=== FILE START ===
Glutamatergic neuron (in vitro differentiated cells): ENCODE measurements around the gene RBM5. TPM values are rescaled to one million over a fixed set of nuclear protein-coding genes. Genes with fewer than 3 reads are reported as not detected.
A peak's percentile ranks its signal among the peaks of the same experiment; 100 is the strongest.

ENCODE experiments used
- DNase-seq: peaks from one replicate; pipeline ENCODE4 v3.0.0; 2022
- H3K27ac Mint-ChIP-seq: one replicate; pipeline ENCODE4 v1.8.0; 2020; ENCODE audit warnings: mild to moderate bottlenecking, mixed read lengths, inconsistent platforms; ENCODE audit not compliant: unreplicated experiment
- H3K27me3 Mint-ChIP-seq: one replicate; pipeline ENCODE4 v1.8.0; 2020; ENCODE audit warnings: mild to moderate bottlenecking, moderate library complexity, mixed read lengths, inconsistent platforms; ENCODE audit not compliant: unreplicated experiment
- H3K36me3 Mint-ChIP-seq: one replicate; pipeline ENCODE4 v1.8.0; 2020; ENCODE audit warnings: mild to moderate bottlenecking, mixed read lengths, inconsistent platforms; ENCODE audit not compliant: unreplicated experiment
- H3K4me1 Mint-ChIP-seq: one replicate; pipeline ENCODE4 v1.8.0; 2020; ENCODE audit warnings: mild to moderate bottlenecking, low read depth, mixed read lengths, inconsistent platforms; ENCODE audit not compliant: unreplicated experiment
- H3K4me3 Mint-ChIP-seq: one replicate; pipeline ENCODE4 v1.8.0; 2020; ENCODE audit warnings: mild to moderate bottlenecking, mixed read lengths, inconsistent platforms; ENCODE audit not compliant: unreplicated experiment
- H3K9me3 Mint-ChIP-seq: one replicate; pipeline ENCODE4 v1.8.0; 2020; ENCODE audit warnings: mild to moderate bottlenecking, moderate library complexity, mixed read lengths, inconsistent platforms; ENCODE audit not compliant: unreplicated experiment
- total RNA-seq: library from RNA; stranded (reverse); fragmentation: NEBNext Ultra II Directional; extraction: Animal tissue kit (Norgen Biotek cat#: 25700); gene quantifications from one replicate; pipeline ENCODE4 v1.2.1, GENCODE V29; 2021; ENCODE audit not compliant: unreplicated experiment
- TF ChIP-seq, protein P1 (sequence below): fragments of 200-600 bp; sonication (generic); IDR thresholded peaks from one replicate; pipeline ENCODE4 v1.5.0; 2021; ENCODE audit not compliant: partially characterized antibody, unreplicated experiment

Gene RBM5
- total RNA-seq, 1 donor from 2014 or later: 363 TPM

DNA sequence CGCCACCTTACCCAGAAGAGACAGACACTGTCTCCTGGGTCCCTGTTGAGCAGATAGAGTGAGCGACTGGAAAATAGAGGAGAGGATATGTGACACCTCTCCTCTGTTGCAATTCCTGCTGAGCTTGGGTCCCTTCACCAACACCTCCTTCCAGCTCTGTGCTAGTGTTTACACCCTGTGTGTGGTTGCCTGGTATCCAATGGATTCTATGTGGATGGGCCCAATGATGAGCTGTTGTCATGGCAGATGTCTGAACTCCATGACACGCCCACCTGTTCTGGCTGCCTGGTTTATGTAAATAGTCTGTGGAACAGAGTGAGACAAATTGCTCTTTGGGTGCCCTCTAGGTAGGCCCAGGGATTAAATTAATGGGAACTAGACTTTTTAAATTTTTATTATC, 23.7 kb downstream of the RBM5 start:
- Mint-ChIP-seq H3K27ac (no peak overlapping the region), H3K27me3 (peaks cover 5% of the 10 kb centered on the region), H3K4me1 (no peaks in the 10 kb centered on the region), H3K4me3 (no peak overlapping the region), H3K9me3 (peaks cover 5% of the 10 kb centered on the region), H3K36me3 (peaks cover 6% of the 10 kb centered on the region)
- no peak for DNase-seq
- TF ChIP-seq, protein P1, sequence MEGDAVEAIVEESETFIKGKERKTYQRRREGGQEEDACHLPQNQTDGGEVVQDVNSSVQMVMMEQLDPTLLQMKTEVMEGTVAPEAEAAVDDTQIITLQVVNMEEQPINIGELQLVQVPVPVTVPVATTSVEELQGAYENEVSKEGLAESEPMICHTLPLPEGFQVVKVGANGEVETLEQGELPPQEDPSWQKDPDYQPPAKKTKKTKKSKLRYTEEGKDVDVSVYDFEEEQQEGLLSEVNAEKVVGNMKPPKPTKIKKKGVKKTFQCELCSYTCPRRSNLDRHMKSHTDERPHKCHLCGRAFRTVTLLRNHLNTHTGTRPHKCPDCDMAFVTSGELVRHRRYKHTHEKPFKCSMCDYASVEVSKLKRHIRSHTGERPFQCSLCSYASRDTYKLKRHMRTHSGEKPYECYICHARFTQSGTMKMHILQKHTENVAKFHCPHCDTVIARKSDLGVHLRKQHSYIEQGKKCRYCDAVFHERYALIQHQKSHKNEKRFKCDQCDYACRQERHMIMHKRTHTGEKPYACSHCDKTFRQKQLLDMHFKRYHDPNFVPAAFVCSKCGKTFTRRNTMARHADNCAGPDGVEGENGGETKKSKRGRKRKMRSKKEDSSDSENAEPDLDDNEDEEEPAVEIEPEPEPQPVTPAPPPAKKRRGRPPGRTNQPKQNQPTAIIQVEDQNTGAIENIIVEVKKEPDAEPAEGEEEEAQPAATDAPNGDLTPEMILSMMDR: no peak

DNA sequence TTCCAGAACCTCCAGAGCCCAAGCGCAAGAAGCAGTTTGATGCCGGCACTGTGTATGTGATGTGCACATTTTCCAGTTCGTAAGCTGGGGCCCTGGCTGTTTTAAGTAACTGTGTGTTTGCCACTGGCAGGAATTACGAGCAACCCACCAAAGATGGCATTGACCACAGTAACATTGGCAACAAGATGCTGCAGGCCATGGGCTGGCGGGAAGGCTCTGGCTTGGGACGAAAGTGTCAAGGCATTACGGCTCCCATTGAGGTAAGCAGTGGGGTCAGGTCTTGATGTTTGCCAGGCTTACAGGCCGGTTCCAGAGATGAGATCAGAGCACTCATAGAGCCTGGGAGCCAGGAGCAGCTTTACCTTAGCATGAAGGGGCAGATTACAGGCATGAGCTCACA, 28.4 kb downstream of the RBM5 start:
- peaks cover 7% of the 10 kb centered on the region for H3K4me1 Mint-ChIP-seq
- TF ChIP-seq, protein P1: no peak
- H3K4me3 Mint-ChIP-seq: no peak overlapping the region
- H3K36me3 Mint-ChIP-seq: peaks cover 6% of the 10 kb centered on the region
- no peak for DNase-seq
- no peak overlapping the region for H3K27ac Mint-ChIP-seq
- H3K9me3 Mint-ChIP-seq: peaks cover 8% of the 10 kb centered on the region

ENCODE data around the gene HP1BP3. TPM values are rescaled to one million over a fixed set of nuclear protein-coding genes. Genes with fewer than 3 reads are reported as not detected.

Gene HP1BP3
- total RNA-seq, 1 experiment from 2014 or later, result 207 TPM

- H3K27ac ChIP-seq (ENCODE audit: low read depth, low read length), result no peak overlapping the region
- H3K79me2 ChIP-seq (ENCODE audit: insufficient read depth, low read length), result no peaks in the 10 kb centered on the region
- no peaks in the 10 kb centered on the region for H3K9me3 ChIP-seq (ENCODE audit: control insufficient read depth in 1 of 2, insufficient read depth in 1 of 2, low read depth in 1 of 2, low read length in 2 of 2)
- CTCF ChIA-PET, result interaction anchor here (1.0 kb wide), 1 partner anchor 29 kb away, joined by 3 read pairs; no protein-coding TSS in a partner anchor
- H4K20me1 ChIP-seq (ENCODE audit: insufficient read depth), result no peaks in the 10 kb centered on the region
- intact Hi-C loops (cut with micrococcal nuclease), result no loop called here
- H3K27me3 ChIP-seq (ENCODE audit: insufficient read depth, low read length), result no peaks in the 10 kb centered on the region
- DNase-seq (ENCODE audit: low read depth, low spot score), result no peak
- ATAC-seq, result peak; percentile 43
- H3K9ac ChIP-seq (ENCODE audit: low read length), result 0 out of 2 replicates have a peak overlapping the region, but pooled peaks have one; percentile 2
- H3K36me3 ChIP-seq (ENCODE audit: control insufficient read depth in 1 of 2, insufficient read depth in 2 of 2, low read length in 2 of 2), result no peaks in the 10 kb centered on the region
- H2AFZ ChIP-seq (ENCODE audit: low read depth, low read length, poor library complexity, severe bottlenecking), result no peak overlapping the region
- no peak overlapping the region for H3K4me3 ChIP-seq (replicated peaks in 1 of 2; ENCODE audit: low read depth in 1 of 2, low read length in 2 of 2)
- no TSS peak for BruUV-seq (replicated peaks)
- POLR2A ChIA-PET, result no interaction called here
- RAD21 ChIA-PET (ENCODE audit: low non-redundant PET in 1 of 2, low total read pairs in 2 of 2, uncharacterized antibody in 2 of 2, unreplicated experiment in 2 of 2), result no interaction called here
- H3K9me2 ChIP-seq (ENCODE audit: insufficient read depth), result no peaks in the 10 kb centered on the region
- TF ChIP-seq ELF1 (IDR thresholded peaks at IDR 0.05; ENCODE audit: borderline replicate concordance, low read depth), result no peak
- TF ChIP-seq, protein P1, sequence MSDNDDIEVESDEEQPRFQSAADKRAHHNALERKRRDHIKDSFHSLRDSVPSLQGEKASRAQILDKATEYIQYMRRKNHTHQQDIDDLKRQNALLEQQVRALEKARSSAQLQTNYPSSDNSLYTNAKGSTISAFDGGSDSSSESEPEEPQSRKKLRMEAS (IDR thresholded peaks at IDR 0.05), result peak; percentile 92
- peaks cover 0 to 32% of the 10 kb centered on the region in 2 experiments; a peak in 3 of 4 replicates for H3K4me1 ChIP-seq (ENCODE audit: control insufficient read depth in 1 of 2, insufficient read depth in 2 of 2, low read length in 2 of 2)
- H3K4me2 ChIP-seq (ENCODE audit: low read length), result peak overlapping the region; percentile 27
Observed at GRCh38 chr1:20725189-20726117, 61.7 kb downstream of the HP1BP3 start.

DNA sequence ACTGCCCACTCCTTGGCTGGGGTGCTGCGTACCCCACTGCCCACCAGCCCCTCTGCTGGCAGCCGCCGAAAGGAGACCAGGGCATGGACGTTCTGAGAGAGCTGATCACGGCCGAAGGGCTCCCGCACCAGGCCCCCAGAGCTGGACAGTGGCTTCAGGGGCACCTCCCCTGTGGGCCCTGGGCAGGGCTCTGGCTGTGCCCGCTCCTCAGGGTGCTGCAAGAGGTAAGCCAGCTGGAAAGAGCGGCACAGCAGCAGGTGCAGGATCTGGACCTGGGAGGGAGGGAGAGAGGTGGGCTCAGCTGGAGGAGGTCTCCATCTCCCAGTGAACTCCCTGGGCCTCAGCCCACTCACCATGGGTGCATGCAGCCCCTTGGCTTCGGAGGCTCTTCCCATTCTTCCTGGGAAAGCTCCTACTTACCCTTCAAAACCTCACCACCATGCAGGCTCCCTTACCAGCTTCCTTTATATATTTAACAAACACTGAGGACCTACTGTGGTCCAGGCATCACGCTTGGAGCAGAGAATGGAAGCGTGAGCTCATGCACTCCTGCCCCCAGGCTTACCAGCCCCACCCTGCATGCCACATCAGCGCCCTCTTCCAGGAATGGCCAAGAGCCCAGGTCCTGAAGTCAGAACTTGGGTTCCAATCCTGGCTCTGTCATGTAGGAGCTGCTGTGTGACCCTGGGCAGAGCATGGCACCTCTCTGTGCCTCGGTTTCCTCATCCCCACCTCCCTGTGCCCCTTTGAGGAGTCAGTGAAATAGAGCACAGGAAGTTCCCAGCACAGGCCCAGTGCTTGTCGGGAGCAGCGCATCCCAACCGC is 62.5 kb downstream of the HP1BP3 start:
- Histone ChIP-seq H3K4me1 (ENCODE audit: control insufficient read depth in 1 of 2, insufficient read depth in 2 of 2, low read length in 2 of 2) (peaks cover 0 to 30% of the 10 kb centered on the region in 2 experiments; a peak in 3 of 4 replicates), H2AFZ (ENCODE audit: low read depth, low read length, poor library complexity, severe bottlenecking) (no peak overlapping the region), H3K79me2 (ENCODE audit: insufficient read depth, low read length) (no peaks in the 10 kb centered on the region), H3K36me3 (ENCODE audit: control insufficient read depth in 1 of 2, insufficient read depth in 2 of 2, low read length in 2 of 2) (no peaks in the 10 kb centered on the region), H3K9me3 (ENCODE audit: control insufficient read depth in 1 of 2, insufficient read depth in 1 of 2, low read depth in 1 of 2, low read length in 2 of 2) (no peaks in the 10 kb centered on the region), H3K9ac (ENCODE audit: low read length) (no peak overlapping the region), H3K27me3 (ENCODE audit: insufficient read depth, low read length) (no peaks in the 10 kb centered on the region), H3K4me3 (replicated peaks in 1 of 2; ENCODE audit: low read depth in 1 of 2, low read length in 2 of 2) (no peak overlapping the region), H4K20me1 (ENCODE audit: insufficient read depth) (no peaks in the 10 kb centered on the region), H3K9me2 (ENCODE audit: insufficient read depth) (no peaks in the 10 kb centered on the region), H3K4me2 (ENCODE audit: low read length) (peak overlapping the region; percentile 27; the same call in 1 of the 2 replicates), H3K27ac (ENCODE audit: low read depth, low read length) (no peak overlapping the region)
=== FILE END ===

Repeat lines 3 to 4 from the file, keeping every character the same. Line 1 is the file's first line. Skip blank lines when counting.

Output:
ENCODE experiments used
- DNase-seq: peaks from one replicate; pipeline ENCODE4 v3.0.0; 2022